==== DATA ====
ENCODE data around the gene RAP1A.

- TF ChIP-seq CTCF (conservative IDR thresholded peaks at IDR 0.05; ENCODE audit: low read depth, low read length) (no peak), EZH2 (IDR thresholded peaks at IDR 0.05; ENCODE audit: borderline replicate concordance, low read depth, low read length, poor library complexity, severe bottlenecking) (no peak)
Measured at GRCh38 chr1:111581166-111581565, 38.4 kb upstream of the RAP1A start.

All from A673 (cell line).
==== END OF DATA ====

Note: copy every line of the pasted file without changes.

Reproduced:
ENCODE data around the gene RAP1A.

- TF ChIP-seq CTCF (conservative IDR thresholded peaks at IDR 0.05; ENCODE audit: low read depth, low read length) (no peak), EZH2 (IDR thresholded peaks at IDR 0.05; ENCODE audit: borderline replicate concordance, low read depth, low read length, poor library complexity, severe bottlenecking) (no peak)
Measured at GRCh38 chr1:111581166-111581565, 38.4 kb upstream of the RAP1A start.

All from A673 (cell line).